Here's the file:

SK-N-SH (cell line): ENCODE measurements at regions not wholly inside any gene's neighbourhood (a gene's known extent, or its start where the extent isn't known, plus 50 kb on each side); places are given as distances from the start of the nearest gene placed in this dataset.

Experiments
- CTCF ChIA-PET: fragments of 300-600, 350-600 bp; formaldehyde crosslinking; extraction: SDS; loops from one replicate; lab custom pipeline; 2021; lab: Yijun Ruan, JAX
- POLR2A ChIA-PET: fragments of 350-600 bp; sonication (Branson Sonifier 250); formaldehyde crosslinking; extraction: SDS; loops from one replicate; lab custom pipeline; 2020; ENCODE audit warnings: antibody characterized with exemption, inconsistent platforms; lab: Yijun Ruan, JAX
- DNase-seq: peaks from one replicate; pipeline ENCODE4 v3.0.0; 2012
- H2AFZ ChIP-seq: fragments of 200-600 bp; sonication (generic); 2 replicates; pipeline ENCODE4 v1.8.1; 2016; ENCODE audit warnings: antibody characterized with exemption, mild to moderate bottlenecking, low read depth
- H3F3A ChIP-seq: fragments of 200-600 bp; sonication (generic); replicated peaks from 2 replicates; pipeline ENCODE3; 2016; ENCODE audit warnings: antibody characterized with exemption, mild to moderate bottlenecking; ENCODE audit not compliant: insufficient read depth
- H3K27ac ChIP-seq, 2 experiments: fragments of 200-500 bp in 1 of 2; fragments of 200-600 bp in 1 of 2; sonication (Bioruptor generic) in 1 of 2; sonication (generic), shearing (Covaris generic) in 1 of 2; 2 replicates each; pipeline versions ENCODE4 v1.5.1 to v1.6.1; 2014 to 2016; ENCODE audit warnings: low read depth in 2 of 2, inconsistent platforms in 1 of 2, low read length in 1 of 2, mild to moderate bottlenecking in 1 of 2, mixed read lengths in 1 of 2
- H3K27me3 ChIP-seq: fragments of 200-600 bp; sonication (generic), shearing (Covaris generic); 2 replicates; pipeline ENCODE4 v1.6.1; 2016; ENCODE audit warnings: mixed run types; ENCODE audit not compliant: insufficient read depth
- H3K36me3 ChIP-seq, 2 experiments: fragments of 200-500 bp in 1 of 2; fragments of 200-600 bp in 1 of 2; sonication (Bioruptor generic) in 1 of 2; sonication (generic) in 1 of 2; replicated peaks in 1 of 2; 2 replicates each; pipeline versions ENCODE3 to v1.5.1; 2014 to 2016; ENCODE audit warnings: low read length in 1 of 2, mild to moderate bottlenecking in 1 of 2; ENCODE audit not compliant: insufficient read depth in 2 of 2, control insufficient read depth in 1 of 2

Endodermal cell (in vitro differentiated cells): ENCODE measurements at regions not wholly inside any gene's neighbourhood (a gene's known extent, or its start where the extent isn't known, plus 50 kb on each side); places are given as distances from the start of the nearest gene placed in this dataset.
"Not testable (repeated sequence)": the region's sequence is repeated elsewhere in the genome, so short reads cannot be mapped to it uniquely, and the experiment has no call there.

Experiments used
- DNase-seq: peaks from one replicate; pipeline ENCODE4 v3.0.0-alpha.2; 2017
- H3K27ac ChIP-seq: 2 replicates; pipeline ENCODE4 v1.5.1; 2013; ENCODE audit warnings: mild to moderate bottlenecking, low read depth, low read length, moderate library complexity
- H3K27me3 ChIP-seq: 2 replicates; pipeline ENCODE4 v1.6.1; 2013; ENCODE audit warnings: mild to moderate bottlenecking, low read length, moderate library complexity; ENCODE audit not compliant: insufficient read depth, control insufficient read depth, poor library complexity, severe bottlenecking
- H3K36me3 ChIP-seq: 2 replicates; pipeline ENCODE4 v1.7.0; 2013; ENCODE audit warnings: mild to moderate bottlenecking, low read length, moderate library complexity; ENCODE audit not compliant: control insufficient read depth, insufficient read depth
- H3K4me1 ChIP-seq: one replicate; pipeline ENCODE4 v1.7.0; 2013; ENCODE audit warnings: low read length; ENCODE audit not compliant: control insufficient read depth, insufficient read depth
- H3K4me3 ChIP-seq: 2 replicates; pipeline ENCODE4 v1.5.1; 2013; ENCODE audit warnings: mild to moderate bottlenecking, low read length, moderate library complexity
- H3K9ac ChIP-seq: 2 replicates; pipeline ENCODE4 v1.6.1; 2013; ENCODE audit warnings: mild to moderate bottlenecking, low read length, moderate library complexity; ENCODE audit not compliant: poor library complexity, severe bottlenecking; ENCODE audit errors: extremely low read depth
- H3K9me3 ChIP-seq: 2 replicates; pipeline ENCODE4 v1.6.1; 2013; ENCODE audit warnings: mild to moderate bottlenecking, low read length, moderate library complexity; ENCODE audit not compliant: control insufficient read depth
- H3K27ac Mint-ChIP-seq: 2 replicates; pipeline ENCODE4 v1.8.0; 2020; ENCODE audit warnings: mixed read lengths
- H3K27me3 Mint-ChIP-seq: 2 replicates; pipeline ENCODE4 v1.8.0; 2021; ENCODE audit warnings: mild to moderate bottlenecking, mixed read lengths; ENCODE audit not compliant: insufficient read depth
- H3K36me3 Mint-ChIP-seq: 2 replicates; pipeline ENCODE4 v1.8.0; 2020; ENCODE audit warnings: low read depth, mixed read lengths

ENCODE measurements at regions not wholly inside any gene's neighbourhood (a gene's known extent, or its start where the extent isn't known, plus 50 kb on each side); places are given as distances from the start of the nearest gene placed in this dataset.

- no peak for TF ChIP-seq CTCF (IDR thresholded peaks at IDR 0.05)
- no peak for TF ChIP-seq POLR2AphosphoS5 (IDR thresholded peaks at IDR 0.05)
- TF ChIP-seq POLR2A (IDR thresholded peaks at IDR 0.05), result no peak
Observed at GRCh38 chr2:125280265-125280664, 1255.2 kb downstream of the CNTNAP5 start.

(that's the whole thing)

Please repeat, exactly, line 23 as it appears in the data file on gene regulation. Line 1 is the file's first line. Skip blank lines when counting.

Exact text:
- H3K27me3 Mint-ChIP-seq: 2 replicates; pipeline ENCODE4 v1.8.0; 2021; ENCODE audit warnings: mild to moderate bottlenecking, mixed read lengths; ENCODE audit not compliant: insufficient read depth